Bill Clinton Visits Capitol Hill to Rally Democrats on Health Care

But how he achieves that remains to be seen. The Senate Finance Committee stipulated that federal funds could not be used for abortions but that insurance plans for people who receive federal subsidies could cover abortion as long as they were paid for with premiums from patients and not federal subsidies.

Conservative Democrats in the House, with the help of Republicans, were able to dismiss such a "firewall" approach for an all-out ban on abortion coverage for any plan that receives subsidies.

In an interview with ABC News' Jake Tapper Monday, President Barack Obama said Congress needs to change abortion-related language in the House health care bill.

"I laid out a very simple principle, which is this is a health care bill, not an abortion bill," Obama said. "And we're not looking to change what is the principle that has been in place for a very long time, which is federal dollars are not used to subsidize abortions."

Obama said he was confident that the final legislation will ensure that "neither side feels that it's being betrayed.

"I want to make sure that the provision that emerges meets that test; that we are not in some way sneaking in funding for abortions, but, on the other hand, that we're not restricting women's insurance choices," he said.

Public Option Remains Obstacle in Health Care Overhaul

Abortion is only one of the internal disputes that have snarled Democrats over health reform. Another issue that could threaten Democrats' ability to pass a health care bill through the Senate is public option, a government-run insurance plan that would compete with the private sector.

Reid said he spoke today with Sen. Joe Lieberman, the independent Democrat from Connecticut who has threatened to filibuster a health care bill if it includes a public option, and Reid said he is confident "we can get something done."

Medicare cuts are another thorny issue. Asked whether the Medicare cuts he proposes to help pay for health care overhaul would be undone by Congress subsequently, as is often the case with deficit and cost-cutting measures, the president told ABC News he will pledge to undo any such measures.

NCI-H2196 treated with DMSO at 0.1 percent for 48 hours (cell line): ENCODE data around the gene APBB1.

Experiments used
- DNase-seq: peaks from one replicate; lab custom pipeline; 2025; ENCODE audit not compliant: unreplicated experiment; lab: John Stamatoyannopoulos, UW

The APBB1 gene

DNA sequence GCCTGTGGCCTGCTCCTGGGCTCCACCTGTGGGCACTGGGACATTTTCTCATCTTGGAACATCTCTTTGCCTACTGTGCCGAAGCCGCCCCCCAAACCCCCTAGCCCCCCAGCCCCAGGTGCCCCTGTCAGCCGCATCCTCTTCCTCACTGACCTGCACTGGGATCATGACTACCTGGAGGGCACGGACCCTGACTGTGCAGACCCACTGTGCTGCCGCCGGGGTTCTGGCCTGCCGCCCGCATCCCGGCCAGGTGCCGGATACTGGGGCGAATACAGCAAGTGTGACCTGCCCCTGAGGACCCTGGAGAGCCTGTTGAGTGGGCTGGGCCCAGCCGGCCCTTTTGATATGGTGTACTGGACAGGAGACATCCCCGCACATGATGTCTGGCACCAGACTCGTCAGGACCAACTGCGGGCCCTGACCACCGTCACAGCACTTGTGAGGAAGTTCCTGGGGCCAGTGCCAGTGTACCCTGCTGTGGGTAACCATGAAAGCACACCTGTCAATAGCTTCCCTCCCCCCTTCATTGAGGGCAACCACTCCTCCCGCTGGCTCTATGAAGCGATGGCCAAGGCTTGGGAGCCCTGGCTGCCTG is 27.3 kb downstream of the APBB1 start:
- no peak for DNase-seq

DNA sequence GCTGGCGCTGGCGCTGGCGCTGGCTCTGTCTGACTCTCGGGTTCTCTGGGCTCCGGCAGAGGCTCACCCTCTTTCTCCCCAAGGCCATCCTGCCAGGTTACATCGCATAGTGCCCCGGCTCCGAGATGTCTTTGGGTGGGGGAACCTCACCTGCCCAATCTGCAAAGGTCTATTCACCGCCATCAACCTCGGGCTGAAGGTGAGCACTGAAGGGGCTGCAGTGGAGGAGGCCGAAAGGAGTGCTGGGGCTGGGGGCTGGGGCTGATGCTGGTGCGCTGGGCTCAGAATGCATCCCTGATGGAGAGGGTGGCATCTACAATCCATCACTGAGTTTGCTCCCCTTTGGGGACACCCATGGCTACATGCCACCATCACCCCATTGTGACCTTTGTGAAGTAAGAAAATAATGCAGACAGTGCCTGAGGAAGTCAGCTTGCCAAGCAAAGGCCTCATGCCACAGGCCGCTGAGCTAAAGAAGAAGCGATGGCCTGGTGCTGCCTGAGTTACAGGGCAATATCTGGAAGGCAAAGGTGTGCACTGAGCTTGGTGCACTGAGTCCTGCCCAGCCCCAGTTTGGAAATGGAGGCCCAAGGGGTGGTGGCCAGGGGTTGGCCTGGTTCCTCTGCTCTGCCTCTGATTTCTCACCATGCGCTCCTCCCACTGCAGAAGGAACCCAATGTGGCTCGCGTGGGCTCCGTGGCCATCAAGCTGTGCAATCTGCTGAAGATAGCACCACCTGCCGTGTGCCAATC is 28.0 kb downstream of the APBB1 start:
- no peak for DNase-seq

"I actually have said that it is important for us to make sure this thing is deficit neutral, without tricks," he said. "What I also said in that speech to the joint session was that I'm willing to put in some safeguards where if we don't obtain the savings that have been promised, that we've got to make adjustments in terms of the benefits, because the goal here is to reduce costs for families, give them more security, but do so in a way that is not adding to our deficit ... Congress needs to know that when I say this has to be deficit neutral, I mean it."

Despite the difficulty of reaching accord on abortion and the public option, when Reid was asked by reporters if he could get a bill on the Senate floor by next week and pass it out of the Senate by Christmas, he said, "Yes and yes."

Reid was speaking at a new conference in the Capitol Building with veterans groups and fellow Democrats to bring pressure on Sen. Tom Coburn, R-Okla, who has blocked a bill to authorize new programs for the care of veterans who need in-home care.

Coburn has said he wants new spending in the bill to be accounted for by cuts elsewhere in the budget.

But Democrats said today that funding for veterans was too important to slow down.

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